Matagorda County
Recorded Texas Historic Landmark

Matagorda

The Culver Home


1001 Wightman Street (596 Wightman Street)
28°41’39.67”N      95°58’01.75”W

 

THE CULVER HOME

     BUILT IN THE 1890’S FOR OWNER GEORGE B. CULVER. ROY SHOULTZ, ARCHITECT.
     COLONIAL STYLING, WITH TWO LARGE GALLERIES AND CUPOLA. HOUSE BUILT OF LOUISIANA PINE AND CYPRESS. TILE FOR FIREPLACE BROUGHT FROM ENGLAND.
     DISTINGUISHED VISITORS HAVE INCLUDED STATESMEN, RAILROAD AND CHURCH LEADERS IN TEXAS.
     CULVER, PIONEER OF INTRACOASTAL CANAL, DRILLED FIRST ARTESIAN WELL IN TOWNSITE IN 1904.

RECORDED TEXAS HISTORIC LANDMARK-1967
 



 



 


George Culver Family
By Mary Culver Mecklenburg

David Culver and his two brothers, Arthur and James, came from Scotland via England in 1798 to settle in Lockport, New York, and continued their boat building trade. David’s son, John, and one of the his brothers came to New Orleans in 1838 and then to Austin, Texas, where they built flatboats to bring cotton down the Colorado River to Elliott’s Ferry. From Elliott’s Ferry the cotton was transported overland by ox teams to the port of Galveston.

John married Elizabeth Arans and they settled in Matagorda in 1847. Elizabeth was a music teacher and taught piano lessons on a melodeon which she had brought with her from Berlin, Germany, when she immigrated to the United States in 1839 at the age of eighteen. John and Elizabeth were the parents of five children: Clara, Cyrene, John, William and George. John died on January 22, 1885, and Elizabeth died on December 25, 1907. Both are buried in the Matagorda Cemetery.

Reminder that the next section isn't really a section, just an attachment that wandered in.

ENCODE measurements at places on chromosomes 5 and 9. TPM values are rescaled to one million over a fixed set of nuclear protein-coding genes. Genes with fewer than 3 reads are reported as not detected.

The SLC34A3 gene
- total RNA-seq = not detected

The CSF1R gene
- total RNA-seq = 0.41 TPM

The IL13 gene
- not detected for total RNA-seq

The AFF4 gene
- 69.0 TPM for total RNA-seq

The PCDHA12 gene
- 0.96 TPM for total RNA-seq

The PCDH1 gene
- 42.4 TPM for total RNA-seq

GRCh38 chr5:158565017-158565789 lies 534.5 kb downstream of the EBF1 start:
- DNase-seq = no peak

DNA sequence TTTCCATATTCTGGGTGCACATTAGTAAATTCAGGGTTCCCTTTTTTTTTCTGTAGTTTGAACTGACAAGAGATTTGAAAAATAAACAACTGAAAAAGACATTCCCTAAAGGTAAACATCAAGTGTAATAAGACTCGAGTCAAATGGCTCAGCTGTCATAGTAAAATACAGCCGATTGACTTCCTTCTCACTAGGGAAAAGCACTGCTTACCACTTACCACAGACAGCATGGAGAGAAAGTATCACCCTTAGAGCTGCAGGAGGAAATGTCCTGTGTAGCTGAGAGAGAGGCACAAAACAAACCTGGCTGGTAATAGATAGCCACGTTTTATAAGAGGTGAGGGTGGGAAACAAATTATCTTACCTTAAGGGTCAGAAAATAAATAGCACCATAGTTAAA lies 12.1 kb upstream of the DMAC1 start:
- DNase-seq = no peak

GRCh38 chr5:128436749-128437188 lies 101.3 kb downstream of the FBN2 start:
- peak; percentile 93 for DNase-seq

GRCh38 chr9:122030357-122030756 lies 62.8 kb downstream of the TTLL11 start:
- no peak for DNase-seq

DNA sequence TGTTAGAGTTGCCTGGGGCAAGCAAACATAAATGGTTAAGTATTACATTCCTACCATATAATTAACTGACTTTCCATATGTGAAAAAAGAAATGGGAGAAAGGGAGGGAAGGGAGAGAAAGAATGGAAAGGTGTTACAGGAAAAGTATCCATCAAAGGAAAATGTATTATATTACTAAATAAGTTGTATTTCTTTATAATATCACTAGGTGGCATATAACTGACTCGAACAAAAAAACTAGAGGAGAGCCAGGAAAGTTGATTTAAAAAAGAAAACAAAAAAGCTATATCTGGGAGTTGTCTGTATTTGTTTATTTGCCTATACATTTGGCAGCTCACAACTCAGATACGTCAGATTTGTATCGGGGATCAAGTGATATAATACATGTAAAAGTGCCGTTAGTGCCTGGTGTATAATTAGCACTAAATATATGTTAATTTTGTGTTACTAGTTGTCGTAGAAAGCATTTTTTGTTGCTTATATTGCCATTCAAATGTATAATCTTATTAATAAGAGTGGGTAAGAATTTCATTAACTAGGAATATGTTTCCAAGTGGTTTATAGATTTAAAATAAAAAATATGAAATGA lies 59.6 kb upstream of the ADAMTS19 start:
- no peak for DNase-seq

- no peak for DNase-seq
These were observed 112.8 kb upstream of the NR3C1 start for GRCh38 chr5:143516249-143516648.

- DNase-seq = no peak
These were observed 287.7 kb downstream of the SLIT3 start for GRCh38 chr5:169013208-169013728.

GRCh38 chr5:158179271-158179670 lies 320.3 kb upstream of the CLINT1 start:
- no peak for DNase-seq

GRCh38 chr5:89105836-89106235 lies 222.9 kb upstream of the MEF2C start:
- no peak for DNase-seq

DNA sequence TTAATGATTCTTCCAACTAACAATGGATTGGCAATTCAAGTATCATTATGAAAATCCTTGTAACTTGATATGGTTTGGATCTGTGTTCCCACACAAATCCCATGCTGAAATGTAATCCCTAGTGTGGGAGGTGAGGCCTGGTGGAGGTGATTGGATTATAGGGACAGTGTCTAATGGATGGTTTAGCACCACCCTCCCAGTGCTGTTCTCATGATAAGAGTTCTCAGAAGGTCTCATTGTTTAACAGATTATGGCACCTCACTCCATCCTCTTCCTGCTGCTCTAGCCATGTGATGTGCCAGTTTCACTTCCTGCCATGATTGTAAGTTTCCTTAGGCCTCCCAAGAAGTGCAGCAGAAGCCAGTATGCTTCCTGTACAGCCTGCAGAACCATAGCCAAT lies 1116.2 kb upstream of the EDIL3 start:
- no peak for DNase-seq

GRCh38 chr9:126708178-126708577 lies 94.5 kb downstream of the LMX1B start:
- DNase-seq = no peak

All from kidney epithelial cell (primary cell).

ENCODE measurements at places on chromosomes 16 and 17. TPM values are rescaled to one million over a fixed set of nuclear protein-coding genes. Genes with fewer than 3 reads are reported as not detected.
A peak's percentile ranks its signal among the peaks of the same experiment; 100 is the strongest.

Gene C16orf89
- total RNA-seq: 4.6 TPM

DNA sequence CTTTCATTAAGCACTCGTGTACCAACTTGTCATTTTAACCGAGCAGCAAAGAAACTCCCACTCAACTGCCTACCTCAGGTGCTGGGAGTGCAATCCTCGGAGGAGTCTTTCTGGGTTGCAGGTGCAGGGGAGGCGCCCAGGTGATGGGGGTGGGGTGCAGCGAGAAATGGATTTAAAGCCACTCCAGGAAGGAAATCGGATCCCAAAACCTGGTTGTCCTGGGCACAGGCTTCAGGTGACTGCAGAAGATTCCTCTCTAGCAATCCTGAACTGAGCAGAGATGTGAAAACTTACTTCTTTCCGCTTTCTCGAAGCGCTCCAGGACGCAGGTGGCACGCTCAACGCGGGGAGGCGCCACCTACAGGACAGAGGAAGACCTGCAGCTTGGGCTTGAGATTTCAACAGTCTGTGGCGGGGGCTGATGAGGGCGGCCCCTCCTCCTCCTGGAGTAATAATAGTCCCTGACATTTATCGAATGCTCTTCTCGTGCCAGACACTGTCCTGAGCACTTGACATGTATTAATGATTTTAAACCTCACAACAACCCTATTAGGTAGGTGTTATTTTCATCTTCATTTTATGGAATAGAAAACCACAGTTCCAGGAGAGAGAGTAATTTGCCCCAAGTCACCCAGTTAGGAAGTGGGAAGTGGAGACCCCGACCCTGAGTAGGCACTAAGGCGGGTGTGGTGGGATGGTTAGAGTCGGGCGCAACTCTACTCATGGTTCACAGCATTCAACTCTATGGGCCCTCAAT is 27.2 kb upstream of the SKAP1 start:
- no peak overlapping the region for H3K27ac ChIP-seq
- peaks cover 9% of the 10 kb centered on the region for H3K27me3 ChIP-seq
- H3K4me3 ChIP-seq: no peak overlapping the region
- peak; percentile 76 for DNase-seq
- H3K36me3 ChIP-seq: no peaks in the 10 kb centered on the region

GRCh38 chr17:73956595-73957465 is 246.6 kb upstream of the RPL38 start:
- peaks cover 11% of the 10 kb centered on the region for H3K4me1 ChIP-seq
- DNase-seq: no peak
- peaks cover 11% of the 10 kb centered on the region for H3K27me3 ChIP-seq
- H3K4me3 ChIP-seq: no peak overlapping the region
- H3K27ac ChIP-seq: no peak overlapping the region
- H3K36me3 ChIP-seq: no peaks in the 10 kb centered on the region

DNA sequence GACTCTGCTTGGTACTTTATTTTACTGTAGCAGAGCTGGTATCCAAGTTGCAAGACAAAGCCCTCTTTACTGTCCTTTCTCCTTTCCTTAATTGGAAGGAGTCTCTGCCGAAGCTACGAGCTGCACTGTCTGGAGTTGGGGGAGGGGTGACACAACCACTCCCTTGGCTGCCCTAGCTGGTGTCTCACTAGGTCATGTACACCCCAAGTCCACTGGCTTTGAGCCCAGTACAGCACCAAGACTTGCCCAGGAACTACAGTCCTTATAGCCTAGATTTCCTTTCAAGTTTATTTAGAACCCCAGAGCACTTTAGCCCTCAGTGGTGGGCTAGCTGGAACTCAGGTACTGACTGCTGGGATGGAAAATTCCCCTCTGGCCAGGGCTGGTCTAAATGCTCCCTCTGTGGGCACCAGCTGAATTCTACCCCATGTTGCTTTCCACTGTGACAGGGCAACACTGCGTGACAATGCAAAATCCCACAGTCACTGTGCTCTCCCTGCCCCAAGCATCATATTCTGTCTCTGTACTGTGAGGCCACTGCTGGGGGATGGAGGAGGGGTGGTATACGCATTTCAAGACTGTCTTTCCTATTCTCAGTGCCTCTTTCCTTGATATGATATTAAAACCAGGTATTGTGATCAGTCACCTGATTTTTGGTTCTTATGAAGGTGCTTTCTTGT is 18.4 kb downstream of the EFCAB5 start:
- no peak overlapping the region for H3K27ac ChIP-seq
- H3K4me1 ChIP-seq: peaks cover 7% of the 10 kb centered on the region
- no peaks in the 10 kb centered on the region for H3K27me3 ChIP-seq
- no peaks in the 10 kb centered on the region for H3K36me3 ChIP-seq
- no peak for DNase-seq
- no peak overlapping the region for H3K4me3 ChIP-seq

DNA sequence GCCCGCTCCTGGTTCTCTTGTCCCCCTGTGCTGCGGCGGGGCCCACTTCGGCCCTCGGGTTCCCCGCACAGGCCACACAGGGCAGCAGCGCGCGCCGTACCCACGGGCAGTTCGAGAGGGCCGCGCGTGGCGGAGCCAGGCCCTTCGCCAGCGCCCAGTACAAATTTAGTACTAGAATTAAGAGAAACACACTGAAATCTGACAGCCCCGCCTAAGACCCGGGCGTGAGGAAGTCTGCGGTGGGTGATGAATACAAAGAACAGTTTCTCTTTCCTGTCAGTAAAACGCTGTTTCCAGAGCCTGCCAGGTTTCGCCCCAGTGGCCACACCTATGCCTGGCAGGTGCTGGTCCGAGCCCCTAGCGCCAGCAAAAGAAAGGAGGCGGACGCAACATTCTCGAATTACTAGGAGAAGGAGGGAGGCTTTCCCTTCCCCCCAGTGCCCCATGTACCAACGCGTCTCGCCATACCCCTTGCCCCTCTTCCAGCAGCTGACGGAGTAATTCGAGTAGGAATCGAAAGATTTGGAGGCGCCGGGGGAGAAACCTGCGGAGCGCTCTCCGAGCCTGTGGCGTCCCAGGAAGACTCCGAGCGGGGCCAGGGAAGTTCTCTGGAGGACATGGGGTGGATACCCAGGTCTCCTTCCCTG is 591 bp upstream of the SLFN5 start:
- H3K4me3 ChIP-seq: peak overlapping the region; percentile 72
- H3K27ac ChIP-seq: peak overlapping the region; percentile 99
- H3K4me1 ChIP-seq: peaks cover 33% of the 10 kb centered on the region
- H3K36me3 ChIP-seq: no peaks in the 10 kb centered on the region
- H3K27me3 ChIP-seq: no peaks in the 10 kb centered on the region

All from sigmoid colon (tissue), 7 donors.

John and Elizabeth’s sons, George and John were cattle drivers in their early years, and drove herds on the trail from Texas to Dodge City, Kansas. On December 22, 1892, George married Lillie Bruce, daughter of Arthur and Mary Smith Bruce. Arthur and Mary lived at Caney first, but moved to Matagorda to enroll their children in school.

In 1898, George was deputy sheriff of Matagorda County, Precinct 2, and vice-president of the Mid-Coast Industrial Congress. He also served on the board of directors for the Colorado River Improvement Association. He was a charter member of the Intracoastal Canal Association, and worked with C. S. E. Holland of Houston and Roy Miller of Corpus Christi. Among his many business ventures, George organized the Matagorda Shell Company which provided oyster shell for the first shell streets around the courthouse in Bay City. They were the beginning of hard-surfaced roads in Matagorda County. In 1901 he gave land for the Santa Fe Railroad as an inducement to run a passenger train to Matagorda. When the county seat was moved from Matagorda to Bay City, he bought the courthouse and later moved it to the lot where the Matagorda Courts were located. It was operated as a hotel by Ed and Fannie Savage for several years, but burned about 1838. George also bought the jail and converted it into a house that was used as a residence for many years.